Et Tu Charlie? Do French Homophobes Get Free Speech Protection? Nope.

After the controversial magazine Charlie Hebdo was targeted by Muslim terrorists, all of France (and most of the world) got together to champion free speech, even of the most inflammatory, controversial variety. Following such an outpouring, France has made a historic decision to punish French homophobes for inflammatory speech. Double standard?

In what a major French LGBT rights group called a “significant victory”, three people were convicted in a Paris court this week after they accompanied tweets with hashtags including “let’s burn the gays on…“ or “#brûlonslesgayssurdu).”

During the same period in August 2013, “#Lesgaysdoiventdisparaîtrecar”, or “gays must die because…”, was also trending.

French LGBT charity Comité Idaho, which organises the nation’s International Day Against Homophobia, brought the case to court after it filed a complaint against the users for inciting hatred and violence on the basis of sexual orientation.

Could Charlie Hebdo have been punished under the same rules? Probably. Their controversial cartoons certainly incited hatred and violence on the basis of religious orientation. But that was allowed. An article by the Intercept outlined some of the hypocrisies of the French free speech debate:

The day before the Charlie Hebdo attack, I coincidentally documented the multiple cases in the west – including in the U.S. – where Muslims have been prosecuted and even imprisoned for their political speech. Vanishingly few of this week’s bold free expression mavens have ever uttered a peep of protest about any of those cases – either before the Charlie Hebdo attack or since. That’s because “free speech,” in the hands of many westerners, actually means: it is vital that the ideas I like be protected, and the right to offend groups I dislike be cherished; anything else is fair game.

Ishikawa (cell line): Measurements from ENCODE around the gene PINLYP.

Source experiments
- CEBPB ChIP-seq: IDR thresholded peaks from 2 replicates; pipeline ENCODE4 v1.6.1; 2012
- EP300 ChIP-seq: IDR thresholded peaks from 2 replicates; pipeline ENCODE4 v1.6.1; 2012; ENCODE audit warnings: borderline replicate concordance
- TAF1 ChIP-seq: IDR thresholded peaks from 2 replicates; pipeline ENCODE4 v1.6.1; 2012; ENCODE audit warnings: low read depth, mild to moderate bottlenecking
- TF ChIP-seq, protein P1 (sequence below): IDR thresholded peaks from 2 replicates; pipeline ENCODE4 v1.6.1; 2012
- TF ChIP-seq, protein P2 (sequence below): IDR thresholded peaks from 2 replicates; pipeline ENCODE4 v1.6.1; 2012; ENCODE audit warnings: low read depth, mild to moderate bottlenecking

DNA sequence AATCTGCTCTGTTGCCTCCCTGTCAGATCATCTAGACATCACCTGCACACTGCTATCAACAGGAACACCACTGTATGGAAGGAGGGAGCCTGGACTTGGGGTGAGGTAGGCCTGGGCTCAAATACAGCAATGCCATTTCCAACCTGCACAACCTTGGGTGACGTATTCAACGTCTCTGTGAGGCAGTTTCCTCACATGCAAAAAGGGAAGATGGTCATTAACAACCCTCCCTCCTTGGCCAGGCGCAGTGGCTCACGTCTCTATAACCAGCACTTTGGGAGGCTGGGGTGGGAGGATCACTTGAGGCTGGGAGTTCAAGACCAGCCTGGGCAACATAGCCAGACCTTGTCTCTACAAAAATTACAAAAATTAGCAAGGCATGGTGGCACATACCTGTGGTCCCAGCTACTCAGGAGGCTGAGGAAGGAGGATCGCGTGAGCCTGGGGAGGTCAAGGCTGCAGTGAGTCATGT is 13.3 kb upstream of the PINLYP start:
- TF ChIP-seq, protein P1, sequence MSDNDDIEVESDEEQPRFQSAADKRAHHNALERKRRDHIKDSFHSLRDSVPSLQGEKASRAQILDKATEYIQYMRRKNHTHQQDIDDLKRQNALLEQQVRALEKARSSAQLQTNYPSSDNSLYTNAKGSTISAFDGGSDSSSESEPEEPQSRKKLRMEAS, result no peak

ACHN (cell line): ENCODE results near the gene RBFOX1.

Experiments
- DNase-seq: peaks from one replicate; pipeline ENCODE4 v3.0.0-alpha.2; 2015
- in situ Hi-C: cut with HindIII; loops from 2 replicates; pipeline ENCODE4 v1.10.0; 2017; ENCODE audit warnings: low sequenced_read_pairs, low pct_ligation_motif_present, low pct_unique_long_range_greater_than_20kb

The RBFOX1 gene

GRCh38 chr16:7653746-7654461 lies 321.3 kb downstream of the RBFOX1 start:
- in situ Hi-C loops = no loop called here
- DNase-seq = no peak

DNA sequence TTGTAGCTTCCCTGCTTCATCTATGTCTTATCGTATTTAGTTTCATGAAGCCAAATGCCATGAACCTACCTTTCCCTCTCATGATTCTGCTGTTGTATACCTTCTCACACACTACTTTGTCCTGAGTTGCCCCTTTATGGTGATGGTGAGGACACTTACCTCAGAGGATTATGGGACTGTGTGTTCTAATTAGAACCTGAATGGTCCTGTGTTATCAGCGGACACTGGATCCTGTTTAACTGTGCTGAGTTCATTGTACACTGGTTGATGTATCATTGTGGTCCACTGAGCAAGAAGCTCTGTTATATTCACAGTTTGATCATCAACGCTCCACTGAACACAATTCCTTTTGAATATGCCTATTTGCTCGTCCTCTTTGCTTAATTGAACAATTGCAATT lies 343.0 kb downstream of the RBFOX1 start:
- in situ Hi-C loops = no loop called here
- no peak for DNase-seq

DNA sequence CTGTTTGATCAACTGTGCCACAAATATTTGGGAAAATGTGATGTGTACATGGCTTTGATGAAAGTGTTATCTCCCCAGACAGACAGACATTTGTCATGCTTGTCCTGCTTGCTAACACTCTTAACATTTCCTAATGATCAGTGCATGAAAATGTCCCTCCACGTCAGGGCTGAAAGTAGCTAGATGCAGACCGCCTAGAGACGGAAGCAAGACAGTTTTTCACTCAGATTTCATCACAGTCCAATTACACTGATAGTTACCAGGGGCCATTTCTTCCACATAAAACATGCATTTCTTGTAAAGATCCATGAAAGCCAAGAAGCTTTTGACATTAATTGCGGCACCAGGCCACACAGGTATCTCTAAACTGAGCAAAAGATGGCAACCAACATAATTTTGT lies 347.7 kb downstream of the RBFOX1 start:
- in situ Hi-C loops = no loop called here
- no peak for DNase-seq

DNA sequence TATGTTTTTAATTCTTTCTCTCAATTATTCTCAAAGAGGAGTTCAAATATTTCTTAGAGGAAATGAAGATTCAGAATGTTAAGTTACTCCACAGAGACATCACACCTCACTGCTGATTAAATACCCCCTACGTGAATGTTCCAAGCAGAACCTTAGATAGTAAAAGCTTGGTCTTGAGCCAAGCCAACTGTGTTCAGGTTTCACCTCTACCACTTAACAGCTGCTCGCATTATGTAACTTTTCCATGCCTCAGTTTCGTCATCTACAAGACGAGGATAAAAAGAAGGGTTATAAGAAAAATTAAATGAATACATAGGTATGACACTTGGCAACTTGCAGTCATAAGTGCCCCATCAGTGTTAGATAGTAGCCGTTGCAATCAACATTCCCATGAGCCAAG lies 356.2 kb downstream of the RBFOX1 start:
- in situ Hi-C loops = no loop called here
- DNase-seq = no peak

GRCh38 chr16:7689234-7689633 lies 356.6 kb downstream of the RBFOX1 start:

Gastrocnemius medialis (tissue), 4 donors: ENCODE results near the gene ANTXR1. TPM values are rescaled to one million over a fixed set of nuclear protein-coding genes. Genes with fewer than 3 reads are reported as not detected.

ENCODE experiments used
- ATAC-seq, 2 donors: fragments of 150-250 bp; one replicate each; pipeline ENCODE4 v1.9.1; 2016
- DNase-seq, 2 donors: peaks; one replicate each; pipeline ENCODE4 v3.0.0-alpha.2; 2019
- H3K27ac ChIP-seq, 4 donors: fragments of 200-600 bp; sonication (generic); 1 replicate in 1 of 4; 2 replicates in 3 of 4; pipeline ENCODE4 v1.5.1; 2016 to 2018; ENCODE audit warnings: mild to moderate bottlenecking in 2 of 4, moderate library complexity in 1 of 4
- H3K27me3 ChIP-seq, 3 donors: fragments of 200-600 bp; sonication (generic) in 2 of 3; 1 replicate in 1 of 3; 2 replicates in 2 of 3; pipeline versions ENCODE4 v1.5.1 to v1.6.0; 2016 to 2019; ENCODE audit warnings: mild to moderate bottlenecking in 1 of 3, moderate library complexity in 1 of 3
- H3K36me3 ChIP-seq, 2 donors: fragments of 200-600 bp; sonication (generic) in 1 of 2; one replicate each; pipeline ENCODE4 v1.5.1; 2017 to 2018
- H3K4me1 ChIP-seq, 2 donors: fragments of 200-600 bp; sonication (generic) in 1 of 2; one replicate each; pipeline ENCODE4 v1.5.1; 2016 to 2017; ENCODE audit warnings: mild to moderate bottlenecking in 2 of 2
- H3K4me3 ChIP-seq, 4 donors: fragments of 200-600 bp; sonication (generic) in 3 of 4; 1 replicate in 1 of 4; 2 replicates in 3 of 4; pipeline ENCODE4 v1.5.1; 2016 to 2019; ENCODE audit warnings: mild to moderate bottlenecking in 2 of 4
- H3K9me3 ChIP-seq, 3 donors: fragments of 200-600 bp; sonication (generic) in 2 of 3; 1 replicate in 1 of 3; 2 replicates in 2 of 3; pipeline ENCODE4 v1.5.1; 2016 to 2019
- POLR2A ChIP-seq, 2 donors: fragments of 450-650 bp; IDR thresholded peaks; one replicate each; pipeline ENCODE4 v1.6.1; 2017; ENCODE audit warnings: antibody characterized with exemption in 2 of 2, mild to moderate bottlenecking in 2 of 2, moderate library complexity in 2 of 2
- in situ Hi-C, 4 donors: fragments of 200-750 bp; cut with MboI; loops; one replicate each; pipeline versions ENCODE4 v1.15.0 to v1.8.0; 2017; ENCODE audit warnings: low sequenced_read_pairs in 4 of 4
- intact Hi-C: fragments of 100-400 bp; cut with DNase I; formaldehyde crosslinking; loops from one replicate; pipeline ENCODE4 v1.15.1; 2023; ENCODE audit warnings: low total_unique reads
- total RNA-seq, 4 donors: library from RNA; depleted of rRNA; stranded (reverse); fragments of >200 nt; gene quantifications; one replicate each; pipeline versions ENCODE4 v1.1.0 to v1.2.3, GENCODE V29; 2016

This is unfortunately true. Calling for the eradication of religion is permissible. As long as it is the right religion.

I have no desire to defend radical religionists, homophobes, racists, or any of their ilk. But if you want to defend free speech, you must take the good with the bad. Anything else is not really free. Any number of things could be pegged as inflammatory speech that could incite violence. The radical homosexual movement has been making extremely inflammatory remarks for years—calling for violence, civil punishment, and the like. But homosexuals get a free pass. So do people who decry theistic religions.

I think this double standard is basically inevitable. But let’s not be so quick to pat ourselves on the back as champions of freedom when our hypocrisy is so glaring.